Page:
Fish census results skewed by diver presence

The presence of scuba divers conducting fish census counts may actually skew the results, a study has found.

A research project conducted by David Bellwood, a marine biologist at James Cook University in Townsville, found that an average of half of the fish in a given area are scared off by the divers trying to count them. The flight response was more marked in some species, with up to 70 percent of the parrotfish hiding from the divers.

The study, published in the journal PLoS One, involved one diver laying a 50m tape on a section of the Great Barrier Reef, with a second diver following behind and counting the fish. This is the standard method of conducting a fish census.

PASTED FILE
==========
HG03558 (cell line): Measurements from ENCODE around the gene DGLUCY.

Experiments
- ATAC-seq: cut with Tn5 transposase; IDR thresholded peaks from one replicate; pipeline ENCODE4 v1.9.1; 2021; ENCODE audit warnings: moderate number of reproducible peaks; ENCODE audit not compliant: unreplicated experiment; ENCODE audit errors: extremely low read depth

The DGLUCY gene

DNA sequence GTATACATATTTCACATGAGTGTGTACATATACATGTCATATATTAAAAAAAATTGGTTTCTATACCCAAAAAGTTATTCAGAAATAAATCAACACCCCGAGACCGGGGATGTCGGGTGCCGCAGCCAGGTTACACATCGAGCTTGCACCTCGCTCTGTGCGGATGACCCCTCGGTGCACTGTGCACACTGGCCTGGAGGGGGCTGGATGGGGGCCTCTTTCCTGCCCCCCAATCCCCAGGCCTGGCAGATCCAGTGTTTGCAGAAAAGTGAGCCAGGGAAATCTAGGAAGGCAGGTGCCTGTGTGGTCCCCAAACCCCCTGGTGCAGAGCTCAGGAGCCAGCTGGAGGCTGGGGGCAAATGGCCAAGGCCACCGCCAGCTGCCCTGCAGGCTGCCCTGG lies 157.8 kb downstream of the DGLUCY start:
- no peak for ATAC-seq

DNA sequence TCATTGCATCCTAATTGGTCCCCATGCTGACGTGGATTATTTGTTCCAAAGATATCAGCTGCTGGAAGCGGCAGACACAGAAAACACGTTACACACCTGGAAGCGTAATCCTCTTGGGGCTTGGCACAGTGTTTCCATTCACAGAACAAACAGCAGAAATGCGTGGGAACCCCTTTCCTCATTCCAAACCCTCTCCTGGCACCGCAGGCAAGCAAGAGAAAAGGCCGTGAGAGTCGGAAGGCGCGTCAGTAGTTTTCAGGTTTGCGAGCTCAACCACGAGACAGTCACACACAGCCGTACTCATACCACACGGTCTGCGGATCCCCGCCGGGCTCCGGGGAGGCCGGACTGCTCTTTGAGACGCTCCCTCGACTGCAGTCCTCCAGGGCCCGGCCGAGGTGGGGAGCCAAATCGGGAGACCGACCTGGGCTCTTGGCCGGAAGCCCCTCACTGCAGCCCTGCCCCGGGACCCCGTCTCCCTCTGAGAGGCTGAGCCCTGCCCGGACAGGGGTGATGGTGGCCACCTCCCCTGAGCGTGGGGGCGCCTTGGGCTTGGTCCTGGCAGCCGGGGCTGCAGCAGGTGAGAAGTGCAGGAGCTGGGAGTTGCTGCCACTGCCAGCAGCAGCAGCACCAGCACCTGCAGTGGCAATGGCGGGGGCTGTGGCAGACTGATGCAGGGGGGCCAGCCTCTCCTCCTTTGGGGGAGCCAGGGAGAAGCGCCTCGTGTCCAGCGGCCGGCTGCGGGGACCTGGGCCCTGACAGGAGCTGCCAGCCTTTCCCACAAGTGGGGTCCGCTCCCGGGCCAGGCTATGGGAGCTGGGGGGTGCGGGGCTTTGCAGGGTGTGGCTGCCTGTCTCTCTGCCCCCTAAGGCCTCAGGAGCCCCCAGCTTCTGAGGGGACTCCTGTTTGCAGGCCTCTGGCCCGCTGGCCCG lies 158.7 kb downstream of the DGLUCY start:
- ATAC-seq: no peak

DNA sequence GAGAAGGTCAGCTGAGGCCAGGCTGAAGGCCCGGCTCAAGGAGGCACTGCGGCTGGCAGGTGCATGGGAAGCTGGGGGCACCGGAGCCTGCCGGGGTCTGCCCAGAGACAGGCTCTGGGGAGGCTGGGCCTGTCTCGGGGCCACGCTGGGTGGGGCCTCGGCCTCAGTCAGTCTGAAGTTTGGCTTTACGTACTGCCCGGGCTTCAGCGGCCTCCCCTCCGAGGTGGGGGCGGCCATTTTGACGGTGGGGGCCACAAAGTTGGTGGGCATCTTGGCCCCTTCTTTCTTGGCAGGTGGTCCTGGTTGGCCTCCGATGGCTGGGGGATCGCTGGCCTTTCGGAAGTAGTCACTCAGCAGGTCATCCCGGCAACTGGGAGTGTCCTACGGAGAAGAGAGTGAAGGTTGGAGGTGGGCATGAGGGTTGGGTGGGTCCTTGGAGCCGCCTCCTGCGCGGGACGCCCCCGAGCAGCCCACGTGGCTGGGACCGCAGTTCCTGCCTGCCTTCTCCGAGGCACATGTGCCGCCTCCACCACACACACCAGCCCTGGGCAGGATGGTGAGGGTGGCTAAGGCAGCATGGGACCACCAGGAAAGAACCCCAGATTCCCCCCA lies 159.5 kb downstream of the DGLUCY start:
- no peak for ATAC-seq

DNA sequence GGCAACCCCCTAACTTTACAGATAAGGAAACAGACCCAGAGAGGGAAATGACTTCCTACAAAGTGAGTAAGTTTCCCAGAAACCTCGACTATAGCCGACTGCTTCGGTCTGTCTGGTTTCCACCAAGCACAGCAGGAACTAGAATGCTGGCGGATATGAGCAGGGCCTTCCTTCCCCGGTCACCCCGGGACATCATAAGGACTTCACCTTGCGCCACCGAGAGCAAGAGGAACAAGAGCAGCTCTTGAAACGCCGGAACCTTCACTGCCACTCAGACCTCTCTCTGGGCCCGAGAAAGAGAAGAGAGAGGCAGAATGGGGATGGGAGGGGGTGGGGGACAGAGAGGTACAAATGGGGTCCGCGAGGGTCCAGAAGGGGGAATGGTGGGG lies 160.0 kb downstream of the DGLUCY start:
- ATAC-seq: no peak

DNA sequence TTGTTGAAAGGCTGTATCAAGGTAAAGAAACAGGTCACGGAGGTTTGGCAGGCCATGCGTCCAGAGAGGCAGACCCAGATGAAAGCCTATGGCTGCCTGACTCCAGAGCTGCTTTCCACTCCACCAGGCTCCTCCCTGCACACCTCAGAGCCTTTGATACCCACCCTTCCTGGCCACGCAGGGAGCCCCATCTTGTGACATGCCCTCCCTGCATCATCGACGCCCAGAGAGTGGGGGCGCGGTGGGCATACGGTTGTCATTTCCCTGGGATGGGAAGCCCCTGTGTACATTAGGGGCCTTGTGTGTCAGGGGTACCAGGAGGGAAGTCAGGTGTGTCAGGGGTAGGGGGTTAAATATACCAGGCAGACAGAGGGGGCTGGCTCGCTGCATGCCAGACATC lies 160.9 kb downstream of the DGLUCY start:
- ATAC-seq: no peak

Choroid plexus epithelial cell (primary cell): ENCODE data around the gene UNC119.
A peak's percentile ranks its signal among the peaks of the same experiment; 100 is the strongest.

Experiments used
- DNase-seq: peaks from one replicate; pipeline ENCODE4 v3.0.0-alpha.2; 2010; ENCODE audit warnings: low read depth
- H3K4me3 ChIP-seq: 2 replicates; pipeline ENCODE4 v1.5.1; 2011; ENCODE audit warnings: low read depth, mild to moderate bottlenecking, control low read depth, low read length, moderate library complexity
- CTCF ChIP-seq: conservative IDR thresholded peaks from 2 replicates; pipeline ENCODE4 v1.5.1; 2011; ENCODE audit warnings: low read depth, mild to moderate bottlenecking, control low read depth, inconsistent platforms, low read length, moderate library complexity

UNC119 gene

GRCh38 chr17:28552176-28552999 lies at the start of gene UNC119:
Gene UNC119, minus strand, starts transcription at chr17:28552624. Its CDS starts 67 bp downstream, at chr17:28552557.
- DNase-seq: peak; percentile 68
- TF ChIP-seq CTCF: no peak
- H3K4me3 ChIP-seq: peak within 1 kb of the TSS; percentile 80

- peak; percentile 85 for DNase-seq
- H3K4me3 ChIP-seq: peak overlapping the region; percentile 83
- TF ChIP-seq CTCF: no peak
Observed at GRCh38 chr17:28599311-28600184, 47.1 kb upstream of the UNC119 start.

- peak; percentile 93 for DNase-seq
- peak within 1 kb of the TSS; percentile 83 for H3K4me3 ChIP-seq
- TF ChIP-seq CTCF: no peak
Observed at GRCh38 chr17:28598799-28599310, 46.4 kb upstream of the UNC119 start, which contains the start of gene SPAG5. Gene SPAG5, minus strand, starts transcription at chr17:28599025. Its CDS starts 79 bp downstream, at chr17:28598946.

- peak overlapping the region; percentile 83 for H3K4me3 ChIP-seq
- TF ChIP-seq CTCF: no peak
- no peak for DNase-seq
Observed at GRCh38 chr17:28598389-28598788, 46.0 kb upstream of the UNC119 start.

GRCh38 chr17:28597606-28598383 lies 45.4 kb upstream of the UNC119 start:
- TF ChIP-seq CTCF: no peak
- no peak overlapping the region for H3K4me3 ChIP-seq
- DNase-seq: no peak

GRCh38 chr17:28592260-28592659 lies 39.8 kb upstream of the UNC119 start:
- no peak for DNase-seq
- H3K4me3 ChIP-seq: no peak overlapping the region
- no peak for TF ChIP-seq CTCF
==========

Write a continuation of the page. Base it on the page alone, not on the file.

After waiting five minutes, however, the same area was recounted, with results showing a 52 percent drop in the mean number of fish noted between the first and second counts.

“We recorded a marked decline in fish abundance as a result of ongoing diver presence,” the study concluded, adding that future fish census collectors could consider using methods that mean the fish are counted upon first contact with the diver.

Read more at PLoS One